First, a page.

Have faith in the right fishing rod when you need it most

Surrounded by a bevy of bass-fishing superstars—including Kevin Van Dam, Tim Horton, Edwin Evers, Woo Daves, Brian Snowden and Rick Clunn—I was struck by the impressive fishing rods they brandished. The cork handles were stained from hours of sweaty labour and worn smooth from hundreds of thousands of casts. Nearly all of them were fashioned from graphite and each was long, lean, powerful and strong—most medium-heavy to heavy. And with nary a willowy wisp in sight, they stood in stark contrast to the bundles of sticks belonging to most weekend warriors.

With fame, fortune and first-place prize money often approaching $1 million, these pros simply can't risk losing a fish by using the wrong equipment. Not that using a heavier-than-normal-action rod for most presentations is just for bass anglers—there's a lesson here for anglers of all stripes.

When most anglers purchase a new rod, for some strange reason they pick one that's weak, flimsy and underpowered. I'm sure you've seen someone sizing up the potential of a new fishing pole—perhaps you've even performed the ceremony yourself—by waving it up and down as though it were a buggy whip. I'm not certain what this ritual is supposed to accomplish, or the properties of the rod it's designed to reveal. Suffice to say, if nothing else it should tell you which rod not to buy. Yet, ironically, the flimsiest rod tends to win the day. Except, of course, among the pros.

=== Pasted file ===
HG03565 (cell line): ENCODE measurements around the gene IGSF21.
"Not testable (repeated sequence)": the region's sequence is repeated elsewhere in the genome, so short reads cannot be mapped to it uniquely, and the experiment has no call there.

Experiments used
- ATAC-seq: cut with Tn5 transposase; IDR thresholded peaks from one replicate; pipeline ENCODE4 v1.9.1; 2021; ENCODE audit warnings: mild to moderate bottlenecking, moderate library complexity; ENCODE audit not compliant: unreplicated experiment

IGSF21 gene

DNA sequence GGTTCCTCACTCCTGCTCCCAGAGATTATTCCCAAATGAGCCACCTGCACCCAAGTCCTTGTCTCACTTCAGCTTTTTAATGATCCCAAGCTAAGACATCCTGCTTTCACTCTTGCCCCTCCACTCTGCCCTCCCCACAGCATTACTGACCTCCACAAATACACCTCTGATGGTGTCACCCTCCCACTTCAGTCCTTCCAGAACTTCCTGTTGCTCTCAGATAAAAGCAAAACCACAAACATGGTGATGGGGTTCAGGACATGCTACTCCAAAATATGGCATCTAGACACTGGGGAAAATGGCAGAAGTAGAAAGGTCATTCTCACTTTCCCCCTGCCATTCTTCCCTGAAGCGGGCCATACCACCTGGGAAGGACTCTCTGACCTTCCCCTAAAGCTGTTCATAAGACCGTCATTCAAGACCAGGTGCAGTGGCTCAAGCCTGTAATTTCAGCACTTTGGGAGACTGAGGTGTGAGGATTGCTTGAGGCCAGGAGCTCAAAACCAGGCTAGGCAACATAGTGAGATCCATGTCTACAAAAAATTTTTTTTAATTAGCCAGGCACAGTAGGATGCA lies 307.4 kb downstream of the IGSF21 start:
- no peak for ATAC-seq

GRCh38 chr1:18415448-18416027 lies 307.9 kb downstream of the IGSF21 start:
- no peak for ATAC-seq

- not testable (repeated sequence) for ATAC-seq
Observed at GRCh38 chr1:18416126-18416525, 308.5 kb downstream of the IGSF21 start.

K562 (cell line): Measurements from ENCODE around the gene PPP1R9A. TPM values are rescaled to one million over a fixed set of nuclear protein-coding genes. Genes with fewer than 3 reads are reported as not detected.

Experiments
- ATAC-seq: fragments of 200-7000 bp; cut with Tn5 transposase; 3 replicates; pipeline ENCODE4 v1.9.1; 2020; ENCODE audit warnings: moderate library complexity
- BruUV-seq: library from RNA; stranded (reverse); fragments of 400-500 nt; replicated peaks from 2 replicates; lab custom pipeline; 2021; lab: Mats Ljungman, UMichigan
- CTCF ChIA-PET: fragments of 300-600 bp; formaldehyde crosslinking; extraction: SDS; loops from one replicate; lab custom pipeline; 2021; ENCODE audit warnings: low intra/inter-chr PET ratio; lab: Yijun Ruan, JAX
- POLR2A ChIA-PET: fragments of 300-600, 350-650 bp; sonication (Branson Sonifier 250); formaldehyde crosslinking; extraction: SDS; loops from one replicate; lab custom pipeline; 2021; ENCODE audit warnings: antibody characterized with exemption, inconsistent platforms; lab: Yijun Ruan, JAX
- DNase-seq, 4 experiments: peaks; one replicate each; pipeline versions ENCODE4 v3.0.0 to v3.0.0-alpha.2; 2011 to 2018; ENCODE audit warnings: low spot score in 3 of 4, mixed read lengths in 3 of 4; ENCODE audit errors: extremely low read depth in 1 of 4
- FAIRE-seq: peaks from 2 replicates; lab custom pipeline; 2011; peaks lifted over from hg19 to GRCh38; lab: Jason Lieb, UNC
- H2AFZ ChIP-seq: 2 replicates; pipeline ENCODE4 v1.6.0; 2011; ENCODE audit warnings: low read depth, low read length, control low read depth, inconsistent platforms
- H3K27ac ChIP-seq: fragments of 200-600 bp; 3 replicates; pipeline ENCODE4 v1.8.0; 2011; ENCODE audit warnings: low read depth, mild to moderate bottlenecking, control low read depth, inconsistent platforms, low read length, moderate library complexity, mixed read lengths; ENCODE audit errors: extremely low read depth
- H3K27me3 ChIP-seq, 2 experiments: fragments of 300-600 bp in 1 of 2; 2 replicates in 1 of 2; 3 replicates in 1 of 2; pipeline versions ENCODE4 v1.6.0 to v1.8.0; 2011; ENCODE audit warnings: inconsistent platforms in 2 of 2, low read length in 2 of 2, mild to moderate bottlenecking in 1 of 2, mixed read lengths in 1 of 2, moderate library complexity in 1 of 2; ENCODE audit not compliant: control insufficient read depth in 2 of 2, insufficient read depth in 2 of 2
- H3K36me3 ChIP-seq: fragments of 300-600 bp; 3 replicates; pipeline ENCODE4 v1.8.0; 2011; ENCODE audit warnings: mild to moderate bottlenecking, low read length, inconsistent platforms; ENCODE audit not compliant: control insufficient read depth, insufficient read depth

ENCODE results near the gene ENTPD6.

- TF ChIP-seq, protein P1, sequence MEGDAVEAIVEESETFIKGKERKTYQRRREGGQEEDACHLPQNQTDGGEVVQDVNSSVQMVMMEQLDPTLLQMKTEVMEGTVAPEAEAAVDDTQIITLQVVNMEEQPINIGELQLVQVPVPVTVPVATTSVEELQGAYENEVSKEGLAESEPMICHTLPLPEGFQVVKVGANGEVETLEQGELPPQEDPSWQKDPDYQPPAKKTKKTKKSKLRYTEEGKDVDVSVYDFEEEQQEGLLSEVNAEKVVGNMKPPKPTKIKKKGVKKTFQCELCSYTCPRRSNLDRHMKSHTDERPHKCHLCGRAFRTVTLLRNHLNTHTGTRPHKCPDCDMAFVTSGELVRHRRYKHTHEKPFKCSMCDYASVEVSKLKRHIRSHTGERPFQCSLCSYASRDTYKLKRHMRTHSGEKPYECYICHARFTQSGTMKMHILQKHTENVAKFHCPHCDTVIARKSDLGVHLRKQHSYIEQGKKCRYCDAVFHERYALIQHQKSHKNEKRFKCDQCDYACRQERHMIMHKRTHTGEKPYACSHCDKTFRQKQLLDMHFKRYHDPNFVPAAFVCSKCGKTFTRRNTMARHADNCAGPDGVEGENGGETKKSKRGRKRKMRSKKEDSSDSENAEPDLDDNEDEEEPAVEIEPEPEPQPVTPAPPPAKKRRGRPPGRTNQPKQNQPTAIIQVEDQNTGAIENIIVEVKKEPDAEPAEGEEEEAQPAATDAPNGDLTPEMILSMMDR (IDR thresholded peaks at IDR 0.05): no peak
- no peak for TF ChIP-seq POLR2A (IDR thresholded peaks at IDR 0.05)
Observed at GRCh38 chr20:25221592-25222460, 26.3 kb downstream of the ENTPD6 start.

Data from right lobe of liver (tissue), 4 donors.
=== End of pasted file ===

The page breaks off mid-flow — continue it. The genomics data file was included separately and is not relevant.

If you were to take almost any pro angler's rod and forcefully press the tip against the carpet of the boat and bend down on it, the end would barely budge. That's how strong the bottom three-quarters of a pro's rod is. In fishing rod vernacular, the action would be described as medium-heavy or heavy.

Why so much power? With a beefy fishing rod you can forcefully set the hook and almost guarantee a solid hookup. That's especially important when you're fishing with soft, artificial baits—worms, grubs, minnows and the like. Bass, walleye, muskies and pike routinely ball these up inside their mouths, forcing you to first drive the hook through the plastic mass before it even reaches skin and bone.

And in the thick cover where many of the biggest predators lie, you can often feel the point of your hook nick a rock or log—becoming dull in the process—just before a big fish strikes. A heavier-action rod ensures that you'll be taking a picture with the fish instead of simply shaking its hand.

Indeed, a stiff stick is far more sensitive and transmits strikes and bites far more readily than a limp noodle. It does the same thing relaying back critical bottom information. As Rick Clunn put it so succinctly, “A crankbait is still the best depthsounder that was ever invented.” If you're fishing with a lighter-action rod, you'll miss the vibrations from the lure as it strokes the tops of the weeds or nicks the tip of an isolated boulder.

Worse still, the muted sensation transmitted to your hand via a flimsy rod means you can often mistake structure for a bite and, as a result, set your hook into a snag. That, in turn, will spook any big fish that might have been lying alongside the structure as you fiddle to free your bait.

Heaven knows, most anglers have far too many of the ubiquitous middle-action rods anyway. There are few downsides to choosing a heavier action, and plenty of benefits. Don't take my word for it, though. Just ask the pros.